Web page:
Posts Tagged "young adults"

Colleges Help Students with Finances

With more college graduates piling up debts, an increasingly popular program on campus is trying to help them stay out of trouble.

More than 600 colleges are now enrolled in the National Endowment for Financial Education’s (NEFE) online program, so they can offer free assistance to four-year and community college students. CashCourse is a sort of private-label personal finance program: each academic institution puts its logo and school colors on NEFE’s online package of cash- and debt-management tools, tips, and workshops.

The University of California, the University of Texas, Purdue University, and State University of New York are among the schools posting NEFE’s materials to their websites or customizing financial programs to meet their students’ unique needs.

“We want every school to figure out what works for them,” said Ted Beck, NEFE’s chief executive.

Student Debt

Leticia Gradington, program director for Kansas University’s program, said it’s not unusual for students to have $20,000 to $30,000 in college loans and credit card debts.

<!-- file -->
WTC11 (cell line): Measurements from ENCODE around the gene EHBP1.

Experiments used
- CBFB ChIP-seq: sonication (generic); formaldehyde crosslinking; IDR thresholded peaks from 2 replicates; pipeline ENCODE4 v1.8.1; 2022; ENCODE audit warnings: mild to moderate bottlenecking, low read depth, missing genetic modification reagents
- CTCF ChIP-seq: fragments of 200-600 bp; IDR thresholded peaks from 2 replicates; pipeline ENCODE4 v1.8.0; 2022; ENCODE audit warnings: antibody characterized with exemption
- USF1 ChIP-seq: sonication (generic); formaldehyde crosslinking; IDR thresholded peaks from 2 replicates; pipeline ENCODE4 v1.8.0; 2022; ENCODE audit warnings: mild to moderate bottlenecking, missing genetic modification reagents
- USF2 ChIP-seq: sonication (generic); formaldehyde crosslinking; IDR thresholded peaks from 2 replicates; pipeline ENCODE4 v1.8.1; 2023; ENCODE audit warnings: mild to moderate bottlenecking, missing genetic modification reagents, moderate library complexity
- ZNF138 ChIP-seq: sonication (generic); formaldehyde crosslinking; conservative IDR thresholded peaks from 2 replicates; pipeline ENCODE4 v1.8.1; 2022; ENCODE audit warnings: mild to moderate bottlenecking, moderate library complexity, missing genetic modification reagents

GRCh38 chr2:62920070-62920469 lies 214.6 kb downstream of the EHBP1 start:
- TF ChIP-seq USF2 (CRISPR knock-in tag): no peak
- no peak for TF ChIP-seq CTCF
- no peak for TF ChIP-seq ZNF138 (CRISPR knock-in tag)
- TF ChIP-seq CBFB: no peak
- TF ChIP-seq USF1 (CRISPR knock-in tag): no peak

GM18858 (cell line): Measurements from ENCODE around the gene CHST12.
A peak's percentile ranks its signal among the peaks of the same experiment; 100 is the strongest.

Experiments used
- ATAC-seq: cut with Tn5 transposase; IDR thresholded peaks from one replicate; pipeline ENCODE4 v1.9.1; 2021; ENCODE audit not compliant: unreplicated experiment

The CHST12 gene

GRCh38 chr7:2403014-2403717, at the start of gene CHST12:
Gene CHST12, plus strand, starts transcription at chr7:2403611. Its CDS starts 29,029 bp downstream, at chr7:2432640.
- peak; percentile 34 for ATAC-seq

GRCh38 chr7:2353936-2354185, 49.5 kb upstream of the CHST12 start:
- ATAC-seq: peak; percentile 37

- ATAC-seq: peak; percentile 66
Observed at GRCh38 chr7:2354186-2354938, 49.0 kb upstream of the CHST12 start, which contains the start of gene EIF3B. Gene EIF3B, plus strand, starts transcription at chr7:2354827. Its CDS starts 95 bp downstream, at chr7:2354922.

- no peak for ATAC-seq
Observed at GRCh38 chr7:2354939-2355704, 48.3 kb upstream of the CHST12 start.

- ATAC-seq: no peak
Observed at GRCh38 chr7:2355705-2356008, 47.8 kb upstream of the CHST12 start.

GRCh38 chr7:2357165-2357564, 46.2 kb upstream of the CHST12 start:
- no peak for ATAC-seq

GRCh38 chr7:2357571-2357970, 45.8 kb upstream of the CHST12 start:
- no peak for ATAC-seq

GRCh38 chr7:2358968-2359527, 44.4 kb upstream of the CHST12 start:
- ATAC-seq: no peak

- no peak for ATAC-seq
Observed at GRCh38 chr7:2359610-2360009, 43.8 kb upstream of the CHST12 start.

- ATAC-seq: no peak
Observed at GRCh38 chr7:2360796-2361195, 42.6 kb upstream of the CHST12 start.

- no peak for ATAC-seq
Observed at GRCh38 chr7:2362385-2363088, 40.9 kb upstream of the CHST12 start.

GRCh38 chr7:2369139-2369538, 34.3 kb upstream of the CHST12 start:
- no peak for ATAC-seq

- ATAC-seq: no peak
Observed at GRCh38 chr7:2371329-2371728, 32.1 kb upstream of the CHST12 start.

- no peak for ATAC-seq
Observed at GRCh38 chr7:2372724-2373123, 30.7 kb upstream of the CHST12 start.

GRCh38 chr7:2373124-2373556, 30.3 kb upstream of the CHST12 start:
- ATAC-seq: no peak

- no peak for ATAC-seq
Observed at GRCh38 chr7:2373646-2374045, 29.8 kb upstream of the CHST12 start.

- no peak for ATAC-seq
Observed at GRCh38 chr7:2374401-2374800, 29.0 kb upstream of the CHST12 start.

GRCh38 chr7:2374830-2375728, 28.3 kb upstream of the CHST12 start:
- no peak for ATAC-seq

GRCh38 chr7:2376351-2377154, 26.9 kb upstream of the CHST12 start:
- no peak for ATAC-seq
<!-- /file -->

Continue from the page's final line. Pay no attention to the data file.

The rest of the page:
“You’ve got students every day who are worrying about how they’re going to pay their debt back,” she said. If students can learn just how expensive the debt is before they borrow, “They pay more attention to it.” …Learn More

An arrow curving upwards (left to right) over the top of increasingly tall graph bars.

The Power of Compound Interest

Every entrant to the workforce should be subjected to the same questions posed to California undergraduates in a new experiment about how well people understand compound interest.

Better to show the math than to explain it. Franny and Zooey just started working. Franny immediately begins depositing $100 per month – $1,200 every year – into her new retirement account, which pays 10 percent interest annually. Zooey doesn’t start saving for 20 years, but he puts in $300 every month — $3,600 annually — and also earns 10 percent interest.

In 40 years, Franny retires with $584,222 in her account – more than double Zooey’s $226,809.

Asked to calculate these future savings on their own, 90 percent of the undergraduates had vastly underestimated the totals in the experiment by Craig McKenzie at University of California, San Diego and Michael Liersch at New York University. Yet, this mathematical calculation is central to the financial well-being of most Americans. In 2009, more than half of all households were at risk of not having sufficient assets to retire, according to Boston College’s Center for Retirement Research, which hosts this blog. …Learn More

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